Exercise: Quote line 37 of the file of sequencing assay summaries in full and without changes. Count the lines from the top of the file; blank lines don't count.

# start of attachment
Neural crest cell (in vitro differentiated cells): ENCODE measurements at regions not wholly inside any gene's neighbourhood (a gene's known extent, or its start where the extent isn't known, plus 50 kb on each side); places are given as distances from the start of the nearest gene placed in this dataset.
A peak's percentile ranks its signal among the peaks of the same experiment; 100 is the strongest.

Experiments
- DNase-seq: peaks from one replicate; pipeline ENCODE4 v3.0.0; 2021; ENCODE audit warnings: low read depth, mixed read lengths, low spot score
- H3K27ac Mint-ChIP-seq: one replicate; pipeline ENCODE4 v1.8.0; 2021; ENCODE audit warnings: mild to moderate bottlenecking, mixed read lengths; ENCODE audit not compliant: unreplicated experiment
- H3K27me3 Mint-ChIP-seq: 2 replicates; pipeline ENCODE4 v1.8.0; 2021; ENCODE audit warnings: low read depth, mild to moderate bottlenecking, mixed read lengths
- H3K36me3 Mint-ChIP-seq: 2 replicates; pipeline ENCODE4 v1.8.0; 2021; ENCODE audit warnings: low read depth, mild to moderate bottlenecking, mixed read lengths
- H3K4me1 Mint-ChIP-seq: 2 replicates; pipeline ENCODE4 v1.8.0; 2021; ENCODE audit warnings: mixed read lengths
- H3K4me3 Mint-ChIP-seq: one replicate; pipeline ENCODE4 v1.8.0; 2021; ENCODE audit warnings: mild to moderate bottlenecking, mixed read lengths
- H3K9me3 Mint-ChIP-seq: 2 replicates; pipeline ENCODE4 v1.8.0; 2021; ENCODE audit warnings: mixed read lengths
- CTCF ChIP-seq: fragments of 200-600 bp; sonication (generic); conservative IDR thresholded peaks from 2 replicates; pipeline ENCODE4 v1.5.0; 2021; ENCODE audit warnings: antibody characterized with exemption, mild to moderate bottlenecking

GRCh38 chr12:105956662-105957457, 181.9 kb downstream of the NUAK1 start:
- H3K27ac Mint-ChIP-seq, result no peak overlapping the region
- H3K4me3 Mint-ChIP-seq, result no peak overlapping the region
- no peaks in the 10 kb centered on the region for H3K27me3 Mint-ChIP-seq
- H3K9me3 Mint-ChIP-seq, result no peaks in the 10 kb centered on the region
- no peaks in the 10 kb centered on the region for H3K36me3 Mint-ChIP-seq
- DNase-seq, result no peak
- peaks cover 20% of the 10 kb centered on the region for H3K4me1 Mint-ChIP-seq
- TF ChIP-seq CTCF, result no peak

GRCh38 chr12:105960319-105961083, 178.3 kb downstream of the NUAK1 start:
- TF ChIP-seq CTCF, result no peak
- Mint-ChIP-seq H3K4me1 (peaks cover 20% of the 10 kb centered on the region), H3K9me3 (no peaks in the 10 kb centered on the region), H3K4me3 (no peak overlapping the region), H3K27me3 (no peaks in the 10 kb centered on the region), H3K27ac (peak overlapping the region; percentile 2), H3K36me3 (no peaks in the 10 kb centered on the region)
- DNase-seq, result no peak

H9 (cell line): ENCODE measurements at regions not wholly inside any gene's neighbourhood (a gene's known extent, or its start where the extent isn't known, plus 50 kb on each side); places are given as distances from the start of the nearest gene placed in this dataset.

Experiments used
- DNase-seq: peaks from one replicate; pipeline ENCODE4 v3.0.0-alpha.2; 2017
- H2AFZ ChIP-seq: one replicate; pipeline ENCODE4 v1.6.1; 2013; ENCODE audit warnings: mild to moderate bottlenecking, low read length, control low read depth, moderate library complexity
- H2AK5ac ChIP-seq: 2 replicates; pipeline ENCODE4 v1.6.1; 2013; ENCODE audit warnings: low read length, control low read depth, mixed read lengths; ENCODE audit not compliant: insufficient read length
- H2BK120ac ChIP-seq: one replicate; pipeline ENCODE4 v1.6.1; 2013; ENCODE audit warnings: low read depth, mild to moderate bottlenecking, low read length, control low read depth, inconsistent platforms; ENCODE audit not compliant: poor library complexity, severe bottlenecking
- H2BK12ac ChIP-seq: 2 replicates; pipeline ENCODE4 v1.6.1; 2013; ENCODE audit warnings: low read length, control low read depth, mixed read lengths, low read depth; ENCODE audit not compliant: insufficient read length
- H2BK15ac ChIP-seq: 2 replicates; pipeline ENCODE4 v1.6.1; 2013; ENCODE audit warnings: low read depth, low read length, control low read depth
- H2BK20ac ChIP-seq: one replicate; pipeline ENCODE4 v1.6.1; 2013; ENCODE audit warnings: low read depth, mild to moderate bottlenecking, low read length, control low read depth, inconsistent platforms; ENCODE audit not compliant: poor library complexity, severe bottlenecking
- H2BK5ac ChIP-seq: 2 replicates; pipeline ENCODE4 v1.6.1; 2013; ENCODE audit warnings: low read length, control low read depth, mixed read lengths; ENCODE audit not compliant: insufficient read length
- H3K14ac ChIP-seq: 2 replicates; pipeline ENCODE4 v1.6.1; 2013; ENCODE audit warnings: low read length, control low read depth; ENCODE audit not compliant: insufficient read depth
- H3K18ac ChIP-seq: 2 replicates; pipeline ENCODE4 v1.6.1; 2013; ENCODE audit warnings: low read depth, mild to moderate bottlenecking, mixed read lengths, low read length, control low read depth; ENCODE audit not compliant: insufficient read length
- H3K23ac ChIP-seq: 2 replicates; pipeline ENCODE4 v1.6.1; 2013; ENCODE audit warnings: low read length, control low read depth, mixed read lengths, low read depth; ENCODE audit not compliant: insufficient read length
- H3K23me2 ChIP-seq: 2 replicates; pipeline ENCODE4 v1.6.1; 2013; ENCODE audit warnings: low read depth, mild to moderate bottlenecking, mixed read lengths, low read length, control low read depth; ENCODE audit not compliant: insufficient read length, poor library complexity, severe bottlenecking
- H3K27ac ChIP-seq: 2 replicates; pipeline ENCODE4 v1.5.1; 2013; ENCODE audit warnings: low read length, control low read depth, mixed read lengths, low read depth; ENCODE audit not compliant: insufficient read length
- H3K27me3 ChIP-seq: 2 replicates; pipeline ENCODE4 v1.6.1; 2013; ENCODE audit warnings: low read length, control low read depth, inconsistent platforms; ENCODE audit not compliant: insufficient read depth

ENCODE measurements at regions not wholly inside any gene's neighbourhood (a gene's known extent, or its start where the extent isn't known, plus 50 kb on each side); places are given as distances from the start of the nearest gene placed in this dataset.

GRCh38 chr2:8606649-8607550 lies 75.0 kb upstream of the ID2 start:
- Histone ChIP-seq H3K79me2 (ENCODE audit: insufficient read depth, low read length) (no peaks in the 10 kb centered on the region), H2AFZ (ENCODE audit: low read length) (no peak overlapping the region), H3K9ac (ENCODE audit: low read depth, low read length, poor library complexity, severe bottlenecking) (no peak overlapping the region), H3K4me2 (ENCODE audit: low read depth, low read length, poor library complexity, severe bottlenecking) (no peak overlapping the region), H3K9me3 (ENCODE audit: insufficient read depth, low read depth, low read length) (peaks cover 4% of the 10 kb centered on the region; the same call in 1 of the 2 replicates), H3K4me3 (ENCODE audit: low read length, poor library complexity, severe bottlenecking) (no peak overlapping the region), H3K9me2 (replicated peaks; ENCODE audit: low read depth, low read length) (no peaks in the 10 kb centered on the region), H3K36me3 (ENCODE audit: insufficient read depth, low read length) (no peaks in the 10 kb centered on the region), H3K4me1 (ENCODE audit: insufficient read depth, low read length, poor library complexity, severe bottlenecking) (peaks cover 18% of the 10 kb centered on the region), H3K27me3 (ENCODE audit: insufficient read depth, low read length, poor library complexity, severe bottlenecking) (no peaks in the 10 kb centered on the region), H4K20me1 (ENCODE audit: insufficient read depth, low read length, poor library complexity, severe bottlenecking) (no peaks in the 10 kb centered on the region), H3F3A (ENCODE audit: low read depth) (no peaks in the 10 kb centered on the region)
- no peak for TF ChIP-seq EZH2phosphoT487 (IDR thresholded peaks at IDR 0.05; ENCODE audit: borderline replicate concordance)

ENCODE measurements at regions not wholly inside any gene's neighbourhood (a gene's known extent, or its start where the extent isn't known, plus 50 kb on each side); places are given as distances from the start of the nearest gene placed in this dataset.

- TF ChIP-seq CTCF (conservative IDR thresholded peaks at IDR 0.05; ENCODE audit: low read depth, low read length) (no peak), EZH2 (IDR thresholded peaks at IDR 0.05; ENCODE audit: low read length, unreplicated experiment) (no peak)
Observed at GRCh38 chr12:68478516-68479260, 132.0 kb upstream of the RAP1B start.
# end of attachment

- H3K23ac ChIP-seq: 2 replicates; pipeline ENCODE4 v1.6.1; 2013; ENCODE audit warnings: low read length, control low read depth, mixed read lengths, low read depth; ENCODE audit not compliant: insufficient read length